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PotCoin: Can the Cryptocurrency for Cannabis Live up to Its Hype?
In early 2014, around the time retail cannabis stores opened in Colorado, news reports heralded the arrival of a digital currency for the legal cannabis market. PotCoin was supposed to allow consumers to buy or sell marijuana anonymously without using cash. At least one dispensary installed an ATM linked to the cryptocurrency.
And then PotCoin fell into obscurity. Within months, the headlines and news stories dried up. PotCoin has been live since its 2014 launch, but it’s failed to drum up a serious following. The currency was eventually taken over by a new set of administrators, including the developer of PotWallet, a PayPal-esque service created to make using PotCoin more practical.
Hype springs eternal, and now, more than two years after the vaporware debut of PotCoin, there may be reason for it to flow anew. With what the company characterizes as “substantial” new investor funding, PotCoin’s administrators are overhauling the currency. “There was a lack of IT manpower,” said David Amitrano, a pseudonym for the chief technology officer of the mysterious Montreal company behind these ventures (PotCoin’s leaders, like many cryptocurrency creators, put a premium on privacy). As with Bitcoin, PotCoin is open-source, so improvements can come from the company’s administers or via public submissions.
The company has no mobile app at the moment, but Amitrano says one is in the works for Android, iPhone, and Windows. The company says it’s on the verge of making public announcements about improvements to its products, but it hasn’t yet set a date to do so. “Pretty soon,” is all Amitrano would say.
“There could be a social aspect to using it by people who want to support the industry.”
Shad Ewart, business professor
Among other internal changes, the company acquired its own data center in Montreal. “We’re going to own 100 percent of our hardware and our network,” Amitrano said. “Everything is being refactored. Our biggest concerns are reliability, scalability, and security.”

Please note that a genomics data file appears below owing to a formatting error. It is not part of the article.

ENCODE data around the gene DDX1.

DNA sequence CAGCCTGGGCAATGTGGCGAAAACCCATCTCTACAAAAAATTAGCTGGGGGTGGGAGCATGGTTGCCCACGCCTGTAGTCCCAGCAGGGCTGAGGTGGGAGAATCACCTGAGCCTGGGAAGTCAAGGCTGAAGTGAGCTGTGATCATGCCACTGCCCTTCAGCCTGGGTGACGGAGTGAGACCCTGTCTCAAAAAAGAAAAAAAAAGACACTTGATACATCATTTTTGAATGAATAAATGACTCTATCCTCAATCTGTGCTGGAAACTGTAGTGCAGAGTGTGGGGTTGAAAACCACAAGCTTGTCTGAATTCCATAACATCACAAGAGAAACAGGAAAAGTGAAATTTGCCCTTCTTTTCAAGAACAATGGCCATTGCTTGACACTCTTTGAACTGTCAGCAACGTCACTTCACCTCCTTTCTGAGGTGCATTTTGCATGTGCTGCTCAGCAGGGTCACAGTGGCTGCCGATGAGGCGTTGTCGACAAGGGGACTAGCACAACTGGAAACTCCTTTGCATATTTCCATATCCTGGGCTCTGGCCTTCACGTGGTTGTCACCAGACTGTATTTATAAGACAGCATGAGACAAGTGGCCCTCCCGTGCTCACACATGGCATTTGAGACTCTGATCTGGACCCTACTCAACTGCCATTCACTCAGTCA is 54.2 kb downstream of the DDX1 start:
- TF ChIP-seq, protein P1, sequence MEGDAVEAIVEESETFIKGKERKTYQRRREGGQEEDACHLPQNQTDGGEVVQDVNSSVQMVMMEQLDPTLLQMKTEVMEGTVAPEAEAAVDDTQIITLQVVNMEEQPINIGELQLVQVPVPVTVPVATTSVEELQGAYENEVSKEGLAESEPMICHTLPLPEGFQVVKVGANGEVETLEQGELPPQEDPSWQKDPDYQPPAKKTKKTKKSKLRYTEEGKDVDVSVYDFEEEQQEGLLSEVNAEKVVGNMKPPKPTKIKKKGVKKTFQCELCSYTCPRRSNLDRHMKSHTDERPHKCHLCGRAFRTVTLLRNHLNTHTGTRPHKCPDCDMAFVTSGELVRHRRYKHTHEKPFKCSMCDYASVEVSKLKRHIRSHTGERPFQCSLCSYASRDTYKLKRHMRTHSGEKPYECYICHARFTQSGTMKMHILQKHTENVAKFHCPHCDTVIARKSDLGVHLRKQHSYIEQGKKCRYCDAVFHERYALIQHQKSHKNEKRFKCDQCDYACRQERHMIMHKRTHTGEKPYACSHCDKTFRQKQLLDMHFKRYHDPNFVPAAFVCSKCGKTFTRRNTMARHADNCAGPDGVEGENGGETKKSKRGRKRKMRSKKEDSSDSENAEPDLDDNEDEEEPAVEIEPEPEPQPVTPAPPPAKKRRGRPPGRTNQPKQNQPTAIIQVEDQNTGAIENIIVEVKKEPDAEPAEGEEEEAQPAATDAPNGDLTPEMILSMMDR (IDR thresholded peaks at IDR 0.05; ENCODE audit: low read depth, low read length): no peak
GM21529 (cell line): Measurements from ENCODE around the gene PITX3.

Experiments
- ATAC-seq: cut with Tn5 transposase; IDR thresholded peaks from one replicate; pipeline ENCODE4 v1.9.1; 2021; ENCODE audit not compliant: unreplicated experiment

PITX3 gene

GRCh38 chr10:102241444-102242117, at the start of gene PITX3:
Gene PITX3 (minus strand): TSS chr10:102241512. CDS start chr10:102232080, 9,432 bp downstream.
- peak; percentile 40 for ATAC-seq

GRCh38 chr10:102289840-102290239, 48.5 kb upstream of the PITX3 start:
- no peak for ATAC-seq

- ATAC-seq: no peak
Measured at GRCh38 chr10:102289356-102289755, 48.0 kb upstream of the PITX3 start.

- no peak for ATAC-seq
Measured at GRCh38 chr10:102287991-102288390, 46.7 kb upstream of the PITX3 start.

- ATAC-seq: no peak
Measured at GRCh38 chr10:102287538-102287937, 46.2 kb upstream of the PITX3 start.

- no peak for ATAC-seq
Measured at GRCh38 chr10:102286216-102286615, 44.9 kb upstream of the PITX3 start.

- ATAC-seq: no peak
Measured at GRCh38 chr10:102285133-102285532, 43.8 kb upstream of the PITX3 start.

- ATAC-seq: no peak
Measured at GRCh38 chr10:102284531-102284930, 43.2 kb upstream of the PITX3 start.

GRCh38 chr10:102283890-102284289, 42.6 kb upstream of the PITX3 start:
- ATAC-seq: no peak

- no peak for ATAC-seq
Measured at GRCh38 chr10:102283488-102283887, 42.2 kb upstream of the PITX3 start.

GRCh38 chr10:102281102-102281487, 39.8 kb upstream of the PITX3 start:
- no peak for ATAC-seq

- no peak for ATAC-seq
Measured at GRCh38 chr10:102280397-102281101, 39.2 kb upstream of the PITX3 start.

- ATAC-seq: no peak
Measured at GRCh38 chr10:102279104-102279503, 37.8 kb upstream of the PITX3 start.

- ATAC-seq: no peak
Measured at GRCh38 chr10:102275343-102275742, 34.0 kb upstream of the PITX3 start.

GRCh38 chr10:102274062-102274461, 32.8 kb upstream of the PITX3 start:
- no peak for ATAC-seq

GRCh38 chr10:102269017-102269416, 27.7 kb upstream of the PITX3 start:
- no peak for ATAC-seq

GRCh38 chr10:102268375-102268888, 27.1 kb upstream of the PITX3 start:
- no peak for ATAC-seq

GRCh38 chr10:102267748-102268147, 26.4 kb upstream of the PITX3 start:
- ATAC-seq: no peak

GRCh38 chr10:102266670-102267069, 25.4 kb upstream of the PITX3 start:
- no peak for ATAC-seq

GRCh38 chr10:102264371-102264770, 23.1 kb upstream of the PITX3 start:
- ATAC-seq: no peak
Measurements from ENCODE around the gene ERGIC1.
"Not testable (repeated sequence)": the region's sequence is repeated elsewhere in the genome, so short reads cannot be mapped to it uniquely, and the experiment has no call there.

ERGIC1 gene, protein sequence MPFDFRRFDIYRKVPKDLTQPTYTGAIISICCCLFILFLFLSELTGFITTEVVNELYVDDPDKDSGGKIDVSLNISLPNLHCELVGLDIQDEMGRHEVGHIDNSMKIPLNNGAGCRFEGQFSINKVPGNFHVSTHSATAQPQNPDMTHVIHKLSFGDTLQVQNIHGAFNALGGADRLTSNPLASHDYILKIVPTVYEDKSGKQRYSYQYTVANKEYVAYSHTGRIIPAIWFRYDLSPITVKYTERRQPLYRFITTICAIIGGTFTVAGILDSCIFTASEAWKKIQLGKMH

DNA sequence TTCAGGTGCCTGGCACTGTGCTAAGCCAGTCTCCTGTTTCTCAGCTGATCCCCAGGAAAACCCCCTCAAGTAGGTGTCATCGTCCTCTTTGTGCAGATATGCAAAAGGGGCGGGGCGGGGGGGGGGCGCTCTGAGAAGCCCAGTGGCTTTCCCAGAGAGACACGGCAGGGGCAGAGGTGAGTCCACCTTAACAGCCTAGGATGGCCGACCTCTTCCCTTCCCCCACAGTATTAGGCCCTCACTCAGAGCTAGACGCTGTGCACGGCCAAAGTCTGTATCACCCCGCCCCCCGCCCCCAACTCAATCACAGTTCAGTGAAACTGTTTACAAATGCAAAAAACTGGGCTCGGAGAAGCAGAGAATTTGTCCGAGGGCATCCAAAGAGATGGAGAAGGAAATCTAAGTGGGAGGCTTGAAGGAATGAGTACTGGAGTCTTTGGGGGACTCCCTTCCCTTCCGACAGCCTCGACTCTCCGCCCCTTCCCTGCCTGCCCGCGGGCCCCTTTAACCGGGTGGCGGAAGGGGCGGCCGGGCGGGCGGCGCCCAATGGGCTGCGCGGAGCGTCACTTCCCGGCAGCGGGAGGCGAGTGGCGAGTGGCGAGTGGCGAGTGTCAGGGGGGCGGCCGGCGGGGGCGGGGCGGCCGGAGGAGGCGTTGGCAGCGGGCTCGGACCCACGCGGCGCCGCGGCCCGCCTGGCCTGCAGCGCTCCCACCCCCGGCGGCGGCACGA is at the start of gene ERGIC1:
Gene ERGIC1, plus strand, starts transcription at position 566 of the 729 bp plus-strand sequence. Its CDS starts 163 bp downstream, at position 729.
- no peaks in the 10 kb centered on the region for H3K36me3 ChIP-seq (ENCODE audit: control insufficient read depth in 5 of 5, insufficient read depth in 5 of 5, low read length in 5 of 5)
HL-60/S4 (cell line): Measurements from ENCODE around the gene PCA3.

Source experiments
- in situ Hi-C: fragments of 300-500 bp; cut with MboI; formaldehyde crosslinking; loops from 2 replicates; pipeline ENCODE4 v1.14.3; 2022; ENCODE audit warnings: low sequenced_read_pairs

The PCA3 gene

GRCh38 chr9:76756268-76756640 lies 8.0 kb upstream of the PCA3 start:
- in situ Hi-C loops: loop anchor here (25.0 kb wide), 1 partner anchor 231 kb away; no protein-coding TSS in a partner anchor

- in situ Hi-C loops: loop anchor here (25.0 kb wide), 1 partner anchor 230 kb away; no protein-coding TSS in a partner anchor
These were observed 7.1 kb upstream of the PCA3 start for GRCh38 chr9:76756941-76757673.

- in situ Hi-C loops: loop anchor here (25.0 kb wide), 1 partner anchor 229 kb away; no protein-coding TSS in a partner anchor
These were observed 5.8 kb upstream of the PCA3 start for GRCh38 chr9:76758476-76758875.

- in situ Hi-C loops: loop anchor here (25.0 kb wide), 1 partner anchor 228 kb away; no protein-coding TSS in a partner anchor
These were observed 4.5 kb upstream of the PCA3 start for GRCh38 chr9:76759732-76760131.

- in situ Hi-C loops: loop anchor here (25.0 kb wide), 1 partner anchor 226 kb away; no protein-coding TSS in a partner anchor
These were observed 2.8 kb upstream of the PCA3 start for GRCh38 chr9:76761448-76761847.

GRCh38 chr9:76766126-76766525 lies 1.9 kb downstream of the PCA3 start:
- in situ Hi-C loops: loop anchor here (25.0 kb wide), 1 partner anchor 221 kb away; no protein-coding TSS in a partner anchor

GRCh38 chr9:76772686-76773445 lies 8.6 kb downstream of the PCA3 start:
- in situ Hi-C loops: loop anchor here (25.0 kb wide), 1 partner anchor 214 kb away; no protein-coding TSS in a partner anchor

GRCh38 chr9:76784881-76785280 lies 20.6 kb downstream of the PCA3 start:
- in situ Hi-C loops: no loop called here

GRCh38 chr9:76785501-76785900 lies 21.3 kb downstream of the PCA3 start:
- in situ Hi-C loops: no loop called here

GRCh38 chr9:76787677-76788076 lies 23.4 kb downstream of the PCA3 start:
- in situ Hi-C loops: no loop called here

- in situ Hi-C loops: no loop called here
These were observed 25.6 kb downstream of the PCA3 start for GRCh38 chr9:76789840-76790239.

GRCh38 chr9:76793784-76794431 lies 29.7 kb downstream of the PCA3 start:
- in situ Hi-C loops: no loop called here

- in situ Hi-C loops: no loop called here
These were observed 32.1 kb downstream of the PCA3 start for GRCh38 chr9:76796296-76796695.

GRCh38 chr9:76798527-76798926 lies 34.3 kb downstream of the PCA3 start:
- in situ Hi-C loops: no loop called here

Amitrano said there is no way to know how many users own PotCoins, or how much money the currency adds up to in the real world. Chatter in online forums — like its own, and one on Reddit — is sedate, as is activity on Facebook and among its 437 Instagram followers. On its website, PotCoin lists just 12 businesses that accept the currency. PotWallet has been available since its debut about a year after PotCoin, and today has around 3,000 active users, Amitrano said.
Both PotCoin and PotWallet can be used without fees. Consumers pay zilch. PotCoin promises transactions within just 40 seconds, a speedy clip compared with BitCoin’s 10-minute slog. That’s one of the things that makes PotCoin most promising, said Shad Ewart, a community college professor in Maryland who teaches one of the country’s only cannabusiness courses. Fast transactions would be imperative for a customer-merchant payment service, he said.
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The industry-specific nature of PotCoin may be attractive to consumers who want to see their money bolster the sector, Ewart said. “There could be a social aspect to using it by people who want to support the industry.”
At the moment, $20 will net you 2,500 PotCoins, but the currency is volatile. That’s due at least in part to speculation, which Ewart believes helped drive down the price after the 2014 launch.
But with some form of cannabis legalization on the ballot in nine states this November, will anyone actually need a cryptocurrency for cannabis? Federal legalization of cannabis in the United States and Canada would erase the banking problems that make PotCoin seem appealing. But banks so far don’t appear willing to make that jump, as evidenced recently by two of Canada’s biggest lenders shunning all cannabis-related businesses. So there’s that.
“There’s all these advantages for the cannabis industry, because they get hit with a lot of fraud” and get stuck with chargeback, in which dispensaries owe credit card companies for fraudulent charges, Amitrano said. While most dispensaries still can’t accept major credit cards, apparently that’s a credit card company’s way of thanking dispensaries for their business. If dispensaries don’t like it, they can ditch the plastic — or the heaps of cash — for PotCoin, he said. “That’s the beauty of it.”
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Ewart cautions against getting too feverish, at least until PotCoin gains many, many more users — beginning with merchants. “I’m a little leery,” the business professor said. “They need to get more merchants on board. If they do that, the people will follow. Because why would I want PotCoins if I can’t use them?”
Cryptocurrency aficionados may take interest in another huge change made to PotCoin: It’s no longer minable. It now runs on a proof-of-stake system whereby users earn 5 percent to 7 percent interest on their currency. To cut out a lot of geek-speak, mining is the process that creates new units of some cryptocurrencies, including Bitcoin, but is frowned upon by many because it puts a strain on computer hardware.
PotCoin’s description on its Facebook page says it’s “aspiring to become the standard form of payment for the legalized cannabis industry.” For now, put the emphasis on “aspiring.”
Chase Scheinbaum is a journalist who has written about rosin for
Bloomberg Businessweek and about other things for Village Voice, Men’s Journal, Thrillist, Backpacker, and other publications. He’s a writer-at-large for The Inertia and Fatherly. His superpower is speaking Danish.
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